This post appeared originally on my Huffington Post column, published May 13, 2015.
Donald Trump has teased the voting public before. He has flirted several times with the possibility of running for president. In 2012, he even rose to near the top of some early opinion polls. Each time, however, Trump backed away from an actual candidacy. Indeed, there are many who believe that these quadrennial presidential flirtations are nothing more than a marketing ploy. What better way for the ever-theatrical Trump to draw attention to his name? And since his name is his brand, success demands that it must always be in the public’s mind.
But what if this time is different? What if Donald Trump surprises the experts and decides to run? There are some reasons to believe that he might be ready to do that. Just a few days ago, he said that he might soon announce a “big surprise.” A couple of months ago, he announced the formation of a presidential exploratory committee and indicated a reluctance to renew the contract on his television show The Apprentice. And, furthermore, Trump has hired campaign staff — in Iowa, in New Hampshire, and in South Carolina, three early caucus and primary states. Serious campaign staffers are people who depend on their reputations for their livelihood. Presumably, they would not enlist on a fool’s errand.
So, will Trump seek the Republican nomination? And, more to the point, what are his odds of success?
Contrary to what many people think, I believe that Trump has a decent chance of winning the nomination should he decide to pursue it. Let’s review the issues that Trump has hinted he would run on.
He has repeatedly indicated his strong support for preserving Social Security and Medicare. This would seem to be a no-brainer, of course, except that it flies in the face of Republican orthodoxy. Paul Ryan’s infamous budget (the Orwellian “Path to Prosperity”) has targeted those programs for years. The most recent iteration of this misbegotten budget would privatize Medicare and turn it into a voucher system by 2024. Seniors are a vulnerable demographic. They should not be made to navigate the intricacies of a voucher system.
By running on the promise to preserve Social Security and Medicare, Trump would be campaigning against the Republican establishment in the name of protecting the Republican base. The Republican base, after all, is an older demographic. Polls show that among this older demographic Medicare and Social Security are popular ideas. Indeed, the only reason the base has not rebelled against Paul Ryan and his ilk is cognitive dissonance. Older Republican voters by and large do not believe what is in the budget. Trump’s candidacy, if it should come to pass, would drive a wedge between establishment and base.
Of course, Mike Huckabee is already trying out precisely this campaign. Huckabee, however, does not have the campaign resources to stir the Republican base from its complacent state of cognitive dissonance. To do that, you need to arouse people, and to arouse people, you need resources — money, staff, advertising budgets. Donald Trump, should he run, would have these resources at his disposal. If he ran on Social Security and Medicare, hard and loud, and showed himself prepared to confront Republican orthodoxy, he might have a winning hand.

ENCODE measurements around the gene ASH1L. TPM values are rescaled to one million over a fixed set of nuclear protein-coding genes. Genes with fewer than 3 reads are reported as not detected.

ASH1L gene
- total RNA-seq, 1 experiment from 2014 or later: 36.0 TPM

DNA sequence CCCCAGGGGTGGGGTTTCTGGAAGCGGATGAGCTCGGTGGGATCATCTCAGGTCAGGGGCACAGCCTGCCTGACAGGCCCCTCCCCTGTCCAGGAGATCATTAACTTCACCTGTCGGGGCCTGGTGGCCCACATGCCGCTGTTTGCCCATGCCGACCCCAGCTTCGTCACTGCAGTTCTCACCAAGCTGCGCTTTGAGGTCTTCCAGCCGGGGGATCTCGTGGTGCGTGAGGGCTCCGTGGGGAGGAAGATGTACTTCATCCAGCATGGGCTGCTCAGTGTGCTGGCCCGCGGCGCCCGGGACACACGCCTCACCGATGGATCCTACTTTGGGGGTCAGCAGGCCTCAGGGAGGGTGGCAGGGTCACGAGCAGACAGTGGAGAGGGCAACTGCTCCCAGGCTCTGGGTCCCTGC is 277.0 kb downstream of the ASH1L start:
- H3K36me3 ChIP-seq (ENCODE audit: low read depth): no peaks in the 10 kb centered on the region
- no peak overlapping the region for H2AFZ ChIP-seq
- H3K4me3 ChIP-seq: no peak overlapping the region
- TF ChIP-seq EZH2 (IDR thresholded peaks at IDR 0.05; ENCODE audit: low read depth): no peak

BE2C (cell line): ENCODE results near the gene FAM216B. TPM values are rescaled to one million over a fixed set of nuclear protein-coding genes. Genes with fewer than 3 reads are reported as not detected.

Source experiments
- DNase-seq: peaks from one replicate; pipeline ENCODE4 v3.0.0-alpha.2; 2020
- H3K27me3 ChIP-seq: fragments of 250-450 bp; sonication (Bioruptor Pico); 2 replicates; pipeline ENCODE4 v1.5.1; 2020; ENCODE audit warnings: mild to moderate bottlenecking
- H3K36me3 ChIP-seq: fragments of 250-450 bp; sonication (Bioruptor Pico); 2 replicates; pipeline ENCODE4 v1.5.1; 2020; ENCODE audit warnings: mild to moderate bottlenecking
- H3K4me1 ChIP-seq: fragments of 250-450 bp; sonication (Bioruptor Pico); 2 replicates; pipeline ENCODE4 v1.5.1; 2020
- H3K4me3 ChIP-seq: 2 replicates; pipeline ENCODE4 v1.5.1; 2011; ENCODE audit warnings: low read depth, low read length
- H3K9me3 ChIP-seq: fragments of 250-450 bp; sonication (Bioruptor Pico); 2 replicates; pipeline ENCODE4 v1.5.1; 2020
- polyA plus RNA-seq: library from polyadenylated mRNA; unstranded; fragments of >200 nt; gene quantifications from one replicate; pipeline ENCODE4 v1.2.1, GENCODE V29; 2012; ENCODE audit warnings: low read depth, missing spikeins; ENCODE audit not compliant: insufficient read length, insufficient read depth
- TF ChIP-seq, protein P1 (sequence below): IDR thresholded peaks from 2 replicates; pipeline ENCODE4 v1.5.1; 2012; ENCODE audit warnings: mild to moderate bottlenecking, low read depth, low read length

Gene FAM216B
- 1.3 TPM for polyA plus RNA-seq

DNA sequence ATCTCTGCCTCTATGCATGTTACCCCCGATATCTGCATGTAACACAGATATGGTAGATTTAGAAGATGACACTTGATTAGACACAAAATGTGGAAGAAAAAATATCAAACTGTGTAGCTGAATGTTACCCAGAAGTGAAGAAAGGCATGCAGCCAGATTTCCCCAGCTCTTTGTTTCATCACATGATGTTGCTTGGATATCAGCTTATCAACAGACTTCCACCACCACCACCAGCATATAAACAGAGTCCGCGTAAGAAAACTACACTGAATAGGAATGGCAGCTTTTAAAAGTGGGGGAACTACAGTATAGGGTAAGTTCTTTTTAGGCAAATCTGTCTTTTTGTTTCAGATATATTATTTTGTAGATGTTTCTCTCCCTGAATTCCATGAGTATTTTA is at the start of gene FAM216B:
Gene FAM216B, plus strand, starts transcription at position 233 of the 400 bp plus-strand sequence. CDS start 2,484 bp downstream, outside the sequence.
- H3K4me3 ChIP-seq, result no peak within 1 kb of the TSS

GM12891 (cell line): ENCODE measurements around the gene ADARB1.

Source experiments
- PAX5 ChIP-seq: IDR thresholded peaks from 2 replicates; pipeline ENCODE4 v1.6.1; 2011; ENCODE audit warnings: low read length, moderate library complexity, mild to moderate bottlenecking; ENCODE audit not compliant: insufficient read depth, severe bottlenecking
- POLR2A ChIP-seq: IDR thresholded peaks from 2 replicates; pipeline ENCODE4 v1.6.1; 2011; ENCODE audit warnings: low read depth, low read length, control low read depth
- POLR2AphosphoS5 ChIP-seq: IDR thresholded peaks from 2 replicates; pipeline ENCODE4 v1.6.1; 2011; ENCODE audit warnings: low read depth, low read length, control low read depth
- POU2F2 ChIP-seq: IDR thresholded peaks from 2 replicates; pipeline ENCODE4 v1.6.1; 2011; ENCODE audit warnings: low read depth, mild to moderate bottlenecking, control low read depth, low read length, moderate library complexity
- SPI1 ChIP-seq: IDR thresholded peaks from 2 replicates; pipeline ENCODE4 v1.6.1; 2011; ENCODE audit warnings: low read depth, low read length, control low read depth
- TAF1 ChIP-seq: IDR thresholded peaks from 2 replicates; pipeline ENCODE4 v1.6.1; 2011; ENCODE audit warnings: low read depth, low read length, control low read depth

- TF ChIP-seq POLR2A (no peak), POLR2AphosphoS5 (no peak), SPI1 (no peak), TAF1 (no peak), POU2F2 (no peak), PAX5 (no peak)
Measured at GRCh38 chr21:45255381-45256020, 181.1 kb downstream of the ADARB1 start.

Trump has also shown himself opposed to the negotiation of additional international trade deals. Most recently, he has stated his opposition to the creation of the Trans-Pacific free trade zone. He argues that the agreement amounts to an attack on American manufacturing. By lowering tariffs, it would make foreign-made goods more attractive to American consumers at the expense of domestic jobs.
I part company with Donald Trump on this analysis. While I certainly agree that out international trade agreements have favored the interests of capital over labor, I don’t believe that the ideal of international trade should be abandoned. I would much prefer to use trade agreements as a vehicle for writing into law protections for labor around the world.
But that is not what Donald Trump is proposing. He would scuttle the deal altogether. He sees it as a part of an ongoing narrative — the hollowing out of the American heartland.
Again, Trump is positioning himself as radically opposed to the Republican establishment. Should he mount a campaign like this, furthermore, he runs the risk of playing with the dangerous fires of demagoguery. That said, opposition to free-trade deals is a position held by many in the Republican base. It is an issue that could carry the day in a fractured field. And, again, Trump has the resources to drive this case home.
I would not and could not vote for Donald Trump. For me, his dabbling with “birtherism” in 2012 simply went too far. Birtherism was always a conspiracy of the fringe. Trump was among those responsible for moving the mainstream of American politics a little closer to the lunatic fringe. He is not someone I would want to see occupying the Oval Office.
Still, if Trump is serious, if he is not just stroking his ego or promoting his brand name, he has formidable assets. If he showed himself willing to campaign forcefully on Social Security, Medicare, and free trade, he could make a competitive run for the Republican nomination. And in the free-for-all that 2016 promises to be, a “competitive campaign” may be all that is needed to snatch a nomination that is looking more and more like a rugby scrum.